Department of History

Resistance Studies at Sussex

The University of Sussex is host to a new initiative in the field of Resistance Studies. At the heart of this initiative is the creation of a Centre of Resistance Studies, to be hosted in the History Department in the School of History, Art History and Philosophy.

Roderick Kedward searchThis Centre will build on the specific legacies of resistance study at Sussex pioneered by eminent historians such as Roderick Kedward. It will enhance the Department’s long-standing commitment to study the social and cultural histories of popular action, everyday life and civilian experience. It will stand within the University’s well established traditions of interdisciplinary study. It will serve to promote understanding of historical and contemporary forms of resistance through outreach to the wider community.

Resistance as a historical theme

Resistance can be seen as a type of activity, or characteristic of a more generalised disposition. It has been used as a theme to study the actions of special forces (e.g. SOE)  and civilians under Nazi and Axis occupation in Europe and the Far East during the Second World War; as a way of understanding the relationships between colonised peoples and systems of imperial power during the nineteenth and twentieth centuries; as a way to trace the character of everyday life under the socialist systems of the MemoryEastern Bloc during the Cold War; as a concept to unlock the social significance of youth subcultures; as a means of tracing the history of protest movements in opposition to war; as the ground of political opposition to the Apartheid regime in South Africa; as a trope for characterising contemporary activism in various anti-capitalist and counter-globalisation movements; or as a way of understanding human resilience in the face of natural disaster and catastrophe.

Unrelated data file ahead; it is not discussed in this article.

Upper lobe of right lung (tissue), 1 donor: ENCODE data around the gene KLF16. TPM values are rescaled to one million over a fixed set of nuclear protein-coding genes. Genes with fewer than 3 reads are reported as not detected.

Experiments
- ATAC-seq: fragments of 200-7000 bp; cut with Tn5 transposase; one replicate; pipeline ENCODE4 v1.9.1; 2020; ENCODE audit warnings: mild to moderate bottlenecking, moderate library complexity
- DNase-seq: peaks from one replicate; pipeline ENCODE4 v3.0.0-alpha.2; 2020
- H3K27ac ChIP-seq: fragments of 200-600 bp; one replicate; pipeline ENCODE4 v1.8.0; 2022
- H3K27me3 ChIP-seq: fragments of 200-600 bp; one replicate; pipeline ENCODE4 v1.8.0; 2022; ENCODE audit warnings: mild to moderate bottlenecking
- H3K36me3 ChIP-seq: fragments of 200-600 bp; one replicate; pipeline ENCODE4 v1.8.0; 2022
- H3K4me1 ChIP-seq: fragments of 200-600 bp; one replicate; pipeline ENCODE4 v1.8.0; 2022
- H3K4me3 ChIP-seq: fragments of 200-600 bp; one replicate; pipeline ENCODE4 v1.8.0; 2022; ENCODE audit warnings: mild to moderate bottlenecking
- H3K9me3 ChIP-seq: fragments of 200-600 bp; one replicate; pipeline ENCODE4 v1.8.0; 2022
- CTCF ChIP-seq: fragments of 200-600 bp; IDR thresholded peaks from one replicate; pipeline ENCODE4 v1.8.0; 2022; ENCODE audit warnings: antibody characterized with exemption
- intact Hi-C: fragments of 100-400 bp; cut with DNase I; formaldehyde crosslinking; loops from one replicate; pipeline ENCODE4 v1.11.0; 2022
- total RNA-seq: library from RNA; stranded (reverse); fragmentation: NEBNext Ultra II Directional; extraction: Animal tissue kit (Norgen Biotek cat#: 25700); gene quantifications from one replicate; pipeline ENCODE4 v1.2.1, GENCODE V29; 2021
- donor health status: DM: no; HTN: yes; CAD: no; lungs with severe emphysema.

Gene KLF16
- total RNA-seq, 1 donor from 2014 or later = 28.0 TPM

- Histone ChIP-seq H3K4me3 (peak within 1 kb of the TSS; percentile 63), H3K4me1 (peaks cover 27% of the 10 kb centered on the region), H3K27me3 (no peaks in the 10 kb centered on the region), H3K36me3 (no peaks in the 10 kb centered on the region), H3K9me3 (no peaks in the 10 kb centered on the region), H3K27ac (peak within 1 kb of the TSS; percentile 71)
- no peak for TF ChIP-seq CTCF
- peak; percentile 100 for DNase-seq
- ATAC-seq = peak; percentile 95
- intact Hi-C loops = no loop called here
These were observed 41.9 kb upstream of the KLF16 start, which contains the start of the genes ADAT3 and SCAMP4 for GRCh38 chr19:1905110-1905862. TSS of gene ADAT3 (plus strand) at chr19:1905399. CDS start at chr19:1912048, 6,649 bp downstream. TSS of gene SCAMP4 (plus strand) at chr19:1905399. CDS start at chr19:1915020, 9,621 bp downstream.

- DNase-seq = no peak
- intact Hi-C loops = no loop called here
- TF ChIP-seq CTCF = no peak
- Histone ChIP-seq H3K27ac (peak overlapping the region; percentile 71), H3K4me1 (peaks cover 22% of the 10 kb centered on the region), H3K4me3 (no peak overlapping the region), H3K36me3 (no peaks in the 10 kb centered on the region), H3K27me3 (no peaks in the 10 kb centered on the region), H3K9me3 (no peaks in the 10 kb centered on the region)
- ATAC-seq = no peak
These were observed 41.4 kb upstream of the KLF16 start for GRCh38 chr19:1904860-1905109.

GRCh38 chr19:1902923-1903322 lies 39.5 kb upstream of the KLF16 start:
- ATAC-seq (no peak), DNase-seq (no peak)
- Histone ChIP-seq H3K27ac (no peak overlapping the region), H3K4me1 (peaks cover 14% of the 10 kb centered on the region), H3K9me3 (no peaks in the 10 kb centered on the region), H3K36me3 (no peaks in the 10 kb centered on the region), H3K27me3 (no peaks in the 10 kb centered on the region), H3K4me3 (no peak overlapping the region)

As such, resistance is a concept that cuts across disciplines in the social sciences and humanities, and is applicable to a range of historical and contemporary contexts. Nonetheless, the varied application of the theme disguises the relative lack of sustained interdisciplinary reflection on the meanings of resistance. The Resistance Studies initiative at the University of Sussex presents itself as a focus for just such a reflection.

For further information on Resistance Studies at the University of Sussex, please contact Dr Chris Warne (